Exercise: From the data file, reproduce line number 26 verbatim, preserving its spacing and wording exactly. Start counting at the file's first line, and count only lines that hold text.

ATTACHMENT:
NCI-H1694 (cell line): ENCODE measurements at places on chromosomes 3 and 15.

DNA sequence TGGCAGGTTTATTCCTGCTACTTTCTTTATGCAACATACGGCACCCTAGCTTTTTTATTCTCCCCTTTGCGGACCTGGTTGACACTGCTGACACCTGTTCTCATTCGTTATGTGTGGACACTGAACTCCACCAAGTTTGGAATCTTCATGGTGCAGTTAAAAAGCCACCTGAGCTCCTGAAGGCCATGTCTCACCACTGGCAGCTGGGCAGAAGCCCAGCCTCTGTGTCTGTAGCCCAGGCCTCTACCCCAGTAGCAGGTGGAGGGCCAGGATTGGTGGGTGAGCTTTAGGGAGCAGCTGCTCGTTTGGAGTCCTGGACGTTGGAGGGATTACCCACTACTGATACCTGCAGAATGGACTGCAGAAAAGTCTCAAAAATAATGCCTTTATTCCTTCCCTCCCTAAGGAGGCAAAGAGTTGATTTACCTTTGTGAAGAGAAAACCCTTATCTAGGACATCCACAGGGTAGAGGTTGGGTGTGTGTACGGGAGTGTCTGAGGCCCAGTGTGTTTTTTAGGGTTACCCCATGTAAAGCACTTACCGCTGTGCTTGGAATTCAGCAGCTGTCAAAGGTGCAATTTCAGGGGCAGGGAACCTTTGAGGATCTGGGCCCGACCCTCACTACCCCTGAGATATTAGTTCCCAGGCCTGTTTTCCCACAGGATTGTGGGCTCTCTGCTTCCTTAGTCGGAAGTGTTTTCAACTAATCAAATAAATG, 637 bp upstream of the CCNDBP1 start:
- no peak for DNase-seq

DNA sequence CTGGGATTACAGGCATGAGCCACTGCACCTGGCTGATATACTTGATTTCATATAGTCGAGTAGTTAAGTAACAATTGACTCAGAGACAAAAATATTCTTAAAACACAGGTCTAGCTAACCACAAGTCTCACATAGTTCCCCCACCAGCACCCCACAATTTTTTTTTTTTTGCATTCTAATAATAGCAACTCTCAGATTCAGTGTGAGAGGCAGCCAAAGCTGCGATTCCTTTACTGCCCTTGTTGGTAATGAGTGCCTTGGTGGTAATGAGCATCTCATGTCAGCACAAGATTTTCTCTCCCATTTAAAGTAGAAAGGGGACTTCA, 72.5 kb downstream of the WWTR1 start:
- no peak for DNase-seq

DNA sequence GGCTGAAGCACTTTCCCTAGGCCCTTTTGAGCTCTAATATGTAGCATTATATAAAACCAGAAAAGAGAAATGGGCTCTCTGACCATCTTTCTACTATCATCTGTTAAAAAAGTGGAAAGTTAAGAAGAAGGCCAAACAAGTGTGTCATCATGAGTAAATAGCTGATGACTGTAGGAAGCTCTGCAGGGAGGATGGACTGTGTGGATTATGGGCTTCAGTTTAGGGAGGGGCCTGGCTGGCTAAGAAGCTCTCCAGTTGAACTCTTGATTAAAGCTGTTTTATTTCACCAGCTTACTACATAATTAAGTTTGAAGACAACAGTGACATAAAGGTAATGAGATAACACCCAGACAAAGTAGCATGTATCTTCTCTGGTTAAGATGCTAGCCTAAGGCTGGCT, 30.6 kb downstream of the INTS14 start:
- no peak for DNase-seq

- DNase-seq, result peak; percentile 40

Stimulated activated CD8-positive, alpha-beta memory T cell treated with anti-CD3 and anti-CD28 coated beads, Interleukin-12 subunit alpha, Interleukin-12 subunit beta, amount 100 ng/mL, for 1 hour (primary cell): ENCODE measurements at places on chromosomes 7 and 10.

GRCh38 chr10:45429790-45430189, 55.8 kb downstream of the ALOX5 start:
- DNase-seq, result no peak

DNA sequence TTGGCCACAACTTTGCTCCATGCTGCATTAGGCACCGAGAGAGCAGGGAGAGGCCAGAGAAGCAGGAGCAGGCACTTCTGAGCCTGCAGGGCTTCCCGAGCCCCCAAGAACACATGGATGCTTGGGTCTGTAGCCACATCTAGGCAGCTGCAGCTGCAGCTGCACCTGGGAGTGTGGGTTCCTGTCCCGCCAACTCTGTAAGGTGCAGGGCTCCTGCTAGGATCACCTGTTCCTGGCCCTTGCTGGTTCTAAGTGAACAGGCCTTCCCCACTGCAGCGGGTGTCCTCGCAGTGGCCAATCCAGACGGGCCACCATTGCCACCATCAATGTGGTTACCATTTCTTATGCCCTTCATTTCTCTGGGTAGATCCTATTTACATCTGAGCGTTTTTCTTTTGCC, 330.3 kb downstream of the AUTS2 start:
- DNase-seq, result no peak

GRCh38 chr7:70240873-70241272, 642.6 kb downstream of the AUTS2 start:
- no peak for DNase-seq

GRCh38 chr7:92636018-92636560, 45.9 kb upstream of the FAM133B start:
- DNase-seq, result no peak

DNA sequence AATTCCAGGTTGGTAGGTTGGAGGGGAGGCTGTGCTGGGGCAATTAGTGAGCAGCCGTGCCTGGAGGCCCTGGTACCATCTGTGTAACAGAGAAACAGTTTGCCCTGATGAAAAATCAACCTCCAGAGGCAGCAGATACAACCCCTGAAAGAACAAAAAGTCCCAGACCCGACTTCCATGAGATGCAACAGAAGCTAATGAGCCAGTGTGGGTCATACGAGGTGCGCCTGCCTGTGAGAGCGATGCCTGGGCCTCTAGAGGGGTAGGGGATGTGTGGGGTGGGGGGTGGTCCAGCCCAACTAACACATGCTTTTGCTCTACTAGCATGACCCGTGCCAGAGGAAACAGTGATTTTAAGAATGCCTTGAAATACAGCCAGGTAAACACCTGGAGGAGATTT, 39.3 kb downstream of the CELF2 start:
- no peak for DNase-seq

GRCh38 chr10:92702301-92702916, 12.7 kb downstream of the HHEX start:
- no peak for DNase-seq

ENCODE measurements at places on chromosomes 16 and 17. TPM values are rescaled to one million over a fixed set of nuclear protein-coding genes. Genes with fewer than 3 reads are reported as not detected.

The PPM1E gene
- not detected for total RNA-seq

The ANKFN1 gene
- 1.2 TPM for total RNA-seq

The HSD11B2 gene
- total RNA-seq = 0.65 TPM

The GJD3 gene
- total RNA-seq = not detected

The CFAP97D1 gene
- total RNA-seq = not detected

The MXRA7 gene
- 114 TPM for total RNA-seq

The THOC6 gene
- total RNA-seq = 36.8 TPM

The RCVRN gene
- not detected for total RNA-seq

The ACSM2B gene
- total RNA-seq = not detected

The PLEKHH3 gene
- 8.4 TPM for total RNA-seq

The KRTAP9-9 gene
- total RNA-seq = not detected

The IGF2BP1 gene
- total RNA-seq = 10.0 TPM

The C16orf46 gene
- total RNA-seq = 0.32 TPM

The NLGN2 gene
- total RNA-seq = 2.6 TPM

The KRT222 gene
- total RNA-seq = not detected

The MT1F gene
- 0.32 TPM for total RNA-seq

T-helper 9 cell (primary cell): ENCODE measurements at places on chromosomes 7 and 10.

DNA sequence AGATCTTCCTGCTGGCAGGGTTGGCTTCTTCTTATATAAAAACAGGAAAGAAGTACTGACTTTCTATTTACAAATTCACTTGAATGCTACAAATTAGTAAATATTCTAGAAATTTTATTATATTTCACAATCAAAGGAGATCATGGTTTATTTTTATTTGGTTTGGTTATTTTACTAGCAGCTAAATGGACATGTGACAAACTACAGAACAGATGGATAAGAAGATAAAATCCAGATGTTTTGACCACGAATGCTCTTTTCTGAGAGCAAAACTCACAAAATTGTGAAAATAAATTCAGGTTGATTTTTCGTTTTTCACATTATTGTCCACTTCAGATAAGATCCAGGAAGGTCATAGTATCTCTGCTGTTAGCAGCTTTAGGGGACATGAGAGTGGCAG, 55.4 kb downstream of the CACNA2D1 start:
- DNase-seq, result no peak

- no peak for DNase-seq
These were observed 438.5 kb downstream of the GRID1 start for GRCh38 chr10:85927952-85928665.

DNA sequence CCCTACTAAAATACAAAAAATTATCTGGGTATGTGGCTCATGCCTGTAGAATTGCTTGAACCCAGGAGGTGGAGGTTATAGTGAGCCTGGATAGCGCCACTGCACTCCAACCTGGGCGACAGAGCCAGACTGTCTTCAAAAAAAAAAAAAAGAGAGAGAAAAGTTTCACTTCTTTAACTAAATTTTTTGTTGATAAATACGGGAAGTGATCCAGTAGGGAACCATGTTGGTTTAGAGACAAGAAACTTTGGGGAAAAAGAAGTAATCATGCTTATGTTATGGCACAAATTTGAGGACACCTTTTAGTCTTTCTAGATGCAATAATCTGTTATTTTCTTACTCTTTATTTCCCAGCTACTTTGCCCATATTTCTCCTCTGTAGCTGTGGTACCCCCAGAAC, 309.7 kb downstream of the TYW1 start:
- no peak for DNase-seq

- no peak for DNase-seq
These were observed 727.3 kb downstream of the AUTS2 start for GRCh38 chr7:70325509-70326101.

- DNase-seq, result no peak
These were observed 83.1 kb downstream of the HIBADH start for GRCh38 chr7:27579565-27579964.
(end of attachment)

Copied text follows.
- 1.2 TPM for total RNA-seq